The crystal-clear allure of sapphire watches

Luxury watchmakers have embraced sapphire as the material of choice as they push the boundaries of artistic possibilities.

By Sony Thomas
Louis Vuitton

The use of sapphire crystal in watches dates back nearly a century. It is believed that the first watch to feature a sapphire crystal to cover its dial was the Jaeger-LeCoultre Duoplan which came out in 1929. Over the subsequent decades, the material’s exceptional hardness, scratch-resistant properties, and optical clarity made it a favoured choice over acrylic and mineral crystal for protecting watch dials and helping maintain the pristine appearance of timepieces. Of late, as luxury watchmakers started embracing new materials to redefine the boundaries of artistic possibilities, sapphire has emerged as the material of choice for entire watch cases too. While a watch constructed entirely from sapphire might seem a relatively novel concept, it dates to the early 1980s when watchmaker Vincent Calabrese crafted one for Corum. Here is a look at three of the most notable luxury sapphire watches.

Chopard L.U.C Full Strike Sapphire

In celebration of the 25th anniversary of the L.U.C watch collection, Chopard introduced the L.U.C Full Strike Sapphire, a stunning timepiece with a fully transparent design. Crafted with sapphire gongs and a case, crown, and dial made from sapphire blocks, this watch embodies elegance and sophistication. The dial showcases the intricate movement, featuring engraved minute tracks and rhodium-plated hour markers. Powered by the COSC-certified L.U.C 08.01-L hand-wound movement, it boasts 533 components, a 60-hour power reserve, and bears the prestigious Poinçon de Genève quality hallmark. The sapphire crystal caseback allows a glimpse of the remarkable craftsmanship within. Recently, Chopard also unveiled a version in blue sapphire. Limited to just five pieces, the Chopard L.U.C Full Strike Sapphire is a true collector’s item.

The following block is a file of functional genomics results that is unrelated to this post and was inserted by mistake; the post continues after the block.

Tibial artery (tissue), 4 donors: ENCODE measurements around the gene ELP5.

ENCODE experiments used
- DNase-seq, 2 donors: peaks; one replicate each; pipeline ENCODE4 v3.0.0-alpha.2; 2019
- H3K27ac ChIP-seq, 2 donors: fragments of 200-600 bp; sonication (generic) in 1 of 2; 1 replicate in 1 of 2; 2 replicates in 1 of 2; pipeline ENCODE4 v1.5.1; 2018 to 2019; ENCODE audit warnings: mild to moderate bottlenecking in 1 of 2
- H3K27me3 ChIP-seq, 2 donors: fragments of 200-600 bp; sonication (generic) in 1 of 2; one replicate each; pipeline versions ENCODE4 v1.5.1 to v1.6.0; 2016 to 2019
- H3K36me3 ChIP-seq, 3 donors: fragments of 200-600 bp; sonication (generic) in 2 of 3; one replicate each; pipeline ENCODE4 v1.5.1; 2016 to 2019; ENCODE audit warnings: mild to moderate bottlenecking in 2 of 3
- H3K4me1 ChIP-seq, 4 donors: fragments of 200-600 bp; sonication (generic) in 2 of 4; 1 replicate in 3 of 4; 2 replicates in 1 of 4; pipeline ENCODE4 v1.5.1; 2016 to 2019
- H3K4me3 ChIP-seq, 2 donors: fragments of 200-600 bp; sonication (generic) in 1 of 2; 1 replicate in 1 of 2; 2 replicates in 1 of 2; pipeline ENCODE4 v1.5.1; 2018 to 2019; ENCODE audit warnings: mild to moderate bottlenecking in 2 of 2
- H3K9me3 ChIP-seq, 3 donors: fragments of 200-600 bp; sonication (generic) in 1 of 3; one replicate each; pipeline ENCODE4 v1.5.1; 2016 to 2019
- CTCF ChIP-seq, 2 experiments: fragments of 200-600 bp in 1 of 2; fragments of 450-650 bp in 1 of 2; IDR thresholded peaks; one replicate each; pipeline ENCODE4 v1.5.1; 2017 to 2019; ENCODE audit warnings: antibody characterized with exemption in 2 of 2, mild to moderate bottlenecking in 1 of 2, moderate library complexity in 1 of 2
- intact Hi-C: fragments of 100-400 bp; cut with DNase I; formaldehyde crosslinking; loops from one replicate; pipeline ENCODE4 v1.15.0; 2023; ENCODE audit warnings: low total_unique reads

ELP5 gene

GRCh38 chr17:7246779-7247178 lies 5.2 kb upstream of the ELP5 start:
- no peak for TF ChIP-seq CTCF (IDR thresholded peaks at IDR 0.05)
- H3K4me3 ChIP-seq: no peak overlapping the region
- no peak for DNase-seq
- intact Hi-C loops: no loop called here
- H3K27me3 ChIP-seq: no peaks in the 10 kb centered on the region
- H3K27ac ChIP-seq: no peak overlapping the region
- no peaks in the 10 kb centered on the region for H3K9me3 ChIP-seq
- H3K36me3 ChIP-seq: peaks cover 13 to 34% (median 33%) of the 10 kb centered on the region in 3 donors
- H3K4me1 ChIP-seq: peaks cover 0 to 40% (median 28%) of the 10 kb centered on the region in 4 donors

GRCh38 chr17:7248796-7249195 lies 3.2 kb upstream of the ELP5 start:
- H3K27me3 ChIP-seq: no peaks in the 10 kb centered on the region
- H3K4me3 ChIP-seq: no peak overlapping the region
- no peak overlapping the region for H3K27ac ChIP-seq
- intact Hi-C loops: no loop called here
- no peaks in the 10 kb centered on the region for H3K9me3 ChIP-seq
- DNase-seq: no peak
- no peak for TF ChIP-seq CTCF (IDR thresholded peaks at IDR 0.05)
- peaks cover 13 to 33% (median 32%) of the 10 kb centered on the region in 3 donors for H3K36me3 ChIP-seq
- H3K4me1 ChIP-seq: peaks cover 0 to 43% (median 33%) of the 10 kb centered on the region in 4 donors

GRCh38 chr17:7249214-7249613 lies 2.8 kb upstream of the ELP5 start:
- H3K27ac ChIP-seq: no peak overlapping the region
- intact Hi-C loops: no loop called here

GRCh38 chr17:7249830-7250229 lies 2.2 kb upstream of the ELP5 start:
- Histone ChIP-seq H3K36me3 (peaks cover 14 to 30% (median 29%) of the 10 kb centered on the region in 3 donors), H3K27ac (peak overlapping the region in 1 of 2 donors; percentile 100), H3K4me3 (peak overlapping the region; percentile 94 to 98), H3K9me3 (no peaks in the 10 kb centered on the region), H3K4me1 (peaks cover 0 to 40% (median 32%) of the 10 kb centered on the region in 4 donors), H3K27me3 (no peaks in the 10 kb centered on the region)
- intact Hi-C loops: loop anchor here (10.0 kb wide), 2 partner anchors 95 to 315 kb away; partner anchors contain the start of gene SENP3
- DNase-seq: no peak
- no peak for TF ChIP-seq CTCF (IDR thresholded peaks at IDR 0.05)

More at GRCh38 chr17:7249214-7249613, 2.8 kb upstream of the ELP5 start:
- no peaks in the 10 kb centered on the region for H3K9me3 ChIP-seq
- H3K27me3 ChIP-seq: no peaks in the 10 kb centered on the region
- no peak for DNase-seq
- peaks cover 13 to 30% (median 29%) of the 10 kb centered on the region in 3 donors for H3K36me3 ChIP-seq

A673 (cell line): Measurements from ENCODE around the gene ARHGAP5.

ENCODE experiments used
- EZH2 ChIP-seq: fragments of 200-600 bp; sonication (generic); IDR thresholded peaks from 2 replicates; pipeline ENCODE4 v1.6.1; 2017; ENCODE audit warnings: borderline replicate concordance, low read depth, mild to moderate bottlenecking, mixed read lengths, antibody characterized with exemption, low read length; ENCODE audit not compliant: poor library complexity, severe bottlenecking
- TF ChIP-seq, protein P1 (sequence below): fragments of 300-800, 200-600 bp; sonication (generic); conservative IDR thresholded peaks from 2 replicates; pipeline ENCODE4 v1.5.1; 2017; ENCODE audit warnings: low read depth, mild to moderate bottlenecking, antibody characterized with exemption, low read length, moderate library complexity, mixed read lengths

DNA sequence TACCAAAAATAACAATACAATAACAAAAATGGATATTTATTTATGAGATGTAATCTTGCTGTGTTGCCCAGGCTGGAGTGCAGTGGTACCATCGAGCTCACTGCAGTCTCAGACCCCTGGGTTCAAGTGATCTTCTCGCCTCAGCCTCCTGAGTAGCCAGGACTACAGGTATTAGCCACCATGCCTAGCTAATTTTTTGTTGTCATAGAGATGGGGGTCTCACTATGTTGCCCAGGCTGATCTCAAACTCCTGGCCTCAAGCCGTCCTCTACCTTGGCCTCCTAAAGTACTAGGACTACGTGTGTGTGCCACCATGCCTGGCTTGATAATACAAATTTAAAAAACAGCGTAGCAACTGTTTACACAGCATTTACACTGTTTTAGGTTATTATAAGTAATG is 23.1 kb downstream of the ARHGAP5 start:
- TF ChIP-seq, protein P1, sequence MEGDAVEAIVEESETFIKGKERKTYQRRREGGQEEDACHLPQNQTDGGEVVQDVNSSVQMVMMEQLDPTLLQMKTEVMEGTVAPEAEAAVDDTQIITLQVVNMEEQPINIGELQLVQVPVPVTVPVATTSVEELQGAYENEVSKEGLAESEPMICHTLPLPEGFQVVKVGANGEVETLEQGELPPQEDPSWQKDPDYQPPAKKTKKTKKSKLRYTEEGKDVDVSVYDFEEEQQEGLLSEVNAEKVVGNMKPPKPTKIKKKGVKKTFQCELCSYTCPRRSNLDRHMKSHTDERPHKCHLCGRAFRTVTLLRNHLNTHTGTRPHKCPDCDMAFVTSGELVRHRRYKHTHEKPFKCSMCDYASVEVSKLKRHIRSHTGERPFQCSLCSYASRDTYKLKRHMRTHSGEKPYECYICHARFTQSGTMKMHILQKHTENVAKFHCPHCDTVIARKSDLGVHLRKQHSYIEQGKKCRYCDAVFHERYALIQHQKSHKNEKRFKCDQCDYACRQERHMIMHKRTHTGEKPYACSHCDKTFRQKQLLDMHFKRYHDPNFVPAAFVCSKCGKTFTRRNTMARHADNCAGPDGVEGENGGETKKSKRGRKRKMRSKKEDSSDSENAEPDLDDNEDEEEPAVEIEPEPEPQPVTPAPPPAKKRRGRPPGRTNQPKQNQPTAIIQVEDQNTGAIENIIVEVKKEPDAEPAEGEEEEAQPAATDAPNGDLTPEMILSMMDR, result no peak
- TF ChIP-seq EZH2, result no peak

Louis Vuitton Tambour Moon Flying Tourbillon Sapphire

Part of the high-end range of timepieces from La Fabrique du Temps Louis Vuitton, the latest version of the Tambour Moon Flying Tourbillon comes in green and yellow sapphire cases. Crafted from single blocks of synthetic sapphire, the vibrant green and yellow editions showcase impressive execution and, along with the above Chopard, are among the first sapphire-cased timepieces to bear the Geneva Seal. The brand says crafting each case took 420 hours, including 100 hours of milling and 150 hours of polishing for the case middle, bezel, and glass. The caseback alone apparently required 110 hours to achieve complete transparency. Additionally, the transparent bridge with the famous logo took 20 hours to cut and an additional 40 hours for hand-finishing. Limited to 20 pieces each, the watch comes paired with an alligator strap.

Louis Vuitton

Hublot Big Bang Tourbillon Automatic Yellow Neon SAXEM

Since the clear sapphire Big Bang, Hublot has released the watch in red, blue, yellow, and purple variants. Earlier this year, the brand pushed boundaries further with the introduction of the Big Bang Tourbillon Automatic Yellow Neon SAXEM. This strikingly bright timepiece features a translucent case made from SAXEM, an innovative alloy of aluminium oxide, thulium, holmium, and chromium, which shares the same base component as sapphire. This slightly altered variant of sapphire allowed Hublot to achieve the extraordinary neon yellow shade seen here. The case is polished to perfection, creating a striking contrast with the titanium bezel screws and crown. The watch is powered by the self-winding HUB6035 Manufacture calibre, which is fully skeletonised, showing off a tourbillon at 6 o’clock. Limited to 50 pieces, it comes with a neon yellow rubber strap and a titanium deployant buckle.

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